And, to make a long story short — too late! — Carolyn, MSI Team Dev Lead, confirmed that’s the case. Feature conditions are evaluated only if no feature-selection properties are set. And, as the UI sequence converts SetInstallLevel control events, feature-selection control events, and SelectionTree control settings into the corresponding feature-selection properties, feature conditions that include properties set during the UI sequence won’t work as expected.
Note that an installation that doesn’t run the UI sequence (e.g., using the /qb command-line switch to run a basic-UI installation) can use properties set during the execute sequence in feature conditions. But the same caveat applies: If any feature-selection properties are set, feature conditions aren’t evaluated.
OK, fine, what now?
So how do you get this working? As I said near the beginning of this much-longer-than-expected tome, “if you replace the SelectionTree control, you need to also replace how it manages feature states for you.” As SelectionTree controls end up setting the feature-selection properties, you need to do the same thing, directly or indirectly. The easiest way is to publish feature-selection control events from your feature-selection dialog.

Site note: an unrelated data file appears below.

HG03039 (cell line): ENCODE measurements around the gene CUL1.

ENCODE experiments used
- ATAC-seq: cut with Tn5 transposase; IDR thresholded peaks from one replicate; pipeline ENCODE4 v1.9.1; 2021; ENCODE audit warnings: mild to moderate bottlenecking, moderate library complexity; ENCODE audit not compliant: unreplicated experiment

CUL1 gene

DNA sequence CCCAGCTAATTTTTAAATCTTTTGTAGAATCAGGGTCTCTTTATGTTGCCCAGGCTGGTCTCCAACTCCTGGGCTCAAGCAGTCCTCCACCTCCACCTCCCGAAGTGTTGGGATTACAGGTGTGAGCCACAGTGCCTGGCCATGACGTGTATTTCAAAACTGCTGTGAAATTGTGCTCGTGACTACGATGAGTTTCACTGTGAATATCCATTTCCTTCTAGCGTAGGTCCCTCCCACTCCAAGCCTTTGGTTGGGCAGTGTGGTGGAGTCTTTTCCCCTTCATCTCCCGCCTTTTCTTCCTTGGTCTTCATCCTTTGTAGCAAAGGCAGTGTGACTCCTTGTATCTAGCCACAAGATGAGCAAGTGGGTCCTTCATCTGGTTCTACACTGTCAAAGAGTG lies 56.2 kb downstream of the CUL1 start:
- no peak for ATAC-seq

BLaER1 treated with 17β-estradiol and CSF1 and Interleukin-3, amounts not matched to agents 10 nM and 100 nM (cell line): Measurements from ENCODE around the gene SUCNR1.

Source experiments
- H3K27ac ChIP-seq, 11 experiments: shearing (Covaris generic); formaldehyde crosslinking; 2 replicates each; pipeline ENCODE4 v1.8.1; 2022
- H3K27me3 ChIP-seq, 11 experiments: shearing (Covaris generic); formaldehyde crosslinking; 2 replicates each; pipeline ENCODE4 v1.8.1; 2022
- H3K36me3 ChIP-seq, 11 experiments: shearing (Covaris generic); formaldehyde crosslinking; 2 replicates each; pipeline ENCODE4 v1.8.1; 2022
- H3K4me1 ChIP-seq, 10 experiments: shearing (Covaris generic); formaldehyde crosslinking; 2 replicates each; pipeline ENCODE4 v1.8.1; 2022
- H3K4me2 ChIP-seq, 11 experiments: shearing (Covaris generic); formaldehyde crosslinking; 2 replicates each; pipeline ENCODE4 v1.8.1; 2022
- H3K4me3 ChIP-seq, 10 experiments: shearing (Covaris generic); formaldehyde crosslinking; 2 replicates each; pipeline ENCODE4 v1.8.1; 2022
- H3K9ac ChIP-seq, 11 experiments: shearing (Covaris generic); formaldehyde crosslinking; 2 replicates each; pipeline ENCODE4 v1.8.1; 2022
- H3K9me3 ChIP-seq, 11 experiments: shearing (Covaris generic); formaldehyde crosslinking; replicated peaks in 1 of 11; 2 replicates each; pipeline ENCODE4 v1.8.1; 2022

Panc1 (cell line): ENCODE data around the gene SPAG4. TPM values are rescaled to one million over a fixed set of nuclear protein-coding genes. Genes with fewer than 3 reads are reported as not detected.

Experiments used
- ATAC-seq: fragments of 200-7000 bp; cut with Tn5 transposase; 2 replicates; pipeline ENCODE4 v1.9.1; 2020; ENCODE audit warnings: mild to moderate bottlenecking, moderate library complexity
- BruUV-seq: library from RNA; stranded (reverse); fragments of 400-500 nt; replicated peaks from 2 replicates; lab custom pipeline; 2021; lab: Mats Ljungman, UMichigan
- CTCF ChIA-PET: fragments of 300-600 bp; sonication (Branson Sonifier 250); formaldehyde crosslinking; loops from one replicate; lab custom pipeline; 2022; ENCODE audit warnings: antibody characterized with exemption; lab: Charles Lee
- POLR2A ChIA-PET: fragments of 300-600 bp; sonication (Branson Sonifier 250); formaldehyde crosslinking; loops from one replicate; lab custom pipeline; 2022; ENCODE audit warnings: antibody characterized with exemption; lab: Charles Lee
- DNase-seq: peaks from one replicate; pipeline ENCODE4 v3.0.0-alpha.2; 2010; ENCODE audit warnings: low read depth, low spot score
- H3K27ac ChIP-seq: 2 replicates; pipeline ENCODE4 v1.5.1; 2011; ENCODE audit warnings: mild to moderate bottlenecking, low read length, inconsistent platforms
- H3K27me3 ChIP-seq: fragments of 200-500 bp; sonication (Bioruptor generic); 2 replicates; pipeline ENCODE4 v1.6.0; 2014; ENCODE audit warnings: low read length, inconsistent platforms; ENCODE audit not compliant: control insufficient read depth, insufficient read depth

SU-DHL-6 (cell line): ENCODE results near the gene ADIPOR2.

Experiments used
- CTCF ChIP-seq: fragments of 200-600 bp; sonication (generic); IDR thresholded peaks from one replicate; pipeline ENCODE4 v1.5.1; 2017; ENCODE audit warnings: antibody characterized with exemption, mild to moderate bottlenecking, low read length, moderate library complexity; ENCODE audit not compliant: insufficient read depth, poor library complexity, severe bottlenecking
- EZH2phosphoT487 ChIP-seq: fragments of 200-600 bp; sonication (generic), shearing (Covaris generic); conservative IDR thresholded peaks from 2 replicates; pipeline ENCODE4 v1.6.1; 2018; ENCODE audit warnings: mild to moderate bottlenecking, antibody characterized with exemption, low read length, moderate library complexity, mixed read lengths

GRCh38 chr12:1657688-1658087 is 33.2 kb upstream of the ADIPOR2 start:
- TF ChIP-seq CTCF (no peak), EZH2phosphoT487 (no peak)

For example, the WixUI dialog set WixUI_Mondo uses SetInstallLevel published from SetupTypeDlg:
<Control Id=”CompleteButton” Type=”PushButton” X=”40″ Y=”171″ Width=”80″ Height=”17″ ToolTip=”!(loc.SetupTypeDlgCompleteButtonTooltip)” Text=”!(loc.SetupTypeDlgCompleteButton)”>
<Publish Property=”WixUI_InstallMode” Value=”InstallComplete”>1</Publish>
<Publish Event=”SetInstallLevel” Value=”1000″>1</Publish>
If you wanted to explicitly list features, the easiest way to do so is to use an AddLocal control event with an argument of ALL to install all features locally, then use individual Remove control events to remove the features that don’t apply. Doing so covers lets the user both install and uninstall features. For example:
<Control Id=”Next” Type=”PushButton” X=”235″ Y=”243″ Width=”57″ Height=”18″ Default=”yes” Text=”&Next >”>
<Publish Event=”AddLocal” Value=”ALL”>1</Publish>
<Publish Event=”Remove” Value=”FeatureX”>NOT FEATUREX_CHECKBOX</Publish>
<Publish Event=”Remove” Value=”FeatureY”>NOT FEATUREY_CHECKBOX</Publish>
<Publish Event=”Remove” Value=”FeatureZ”>NOT FEATUREZ_CHECKBOX</Publish>
Hope this helps understand why things aren’t always as simple as a first glance might indicate.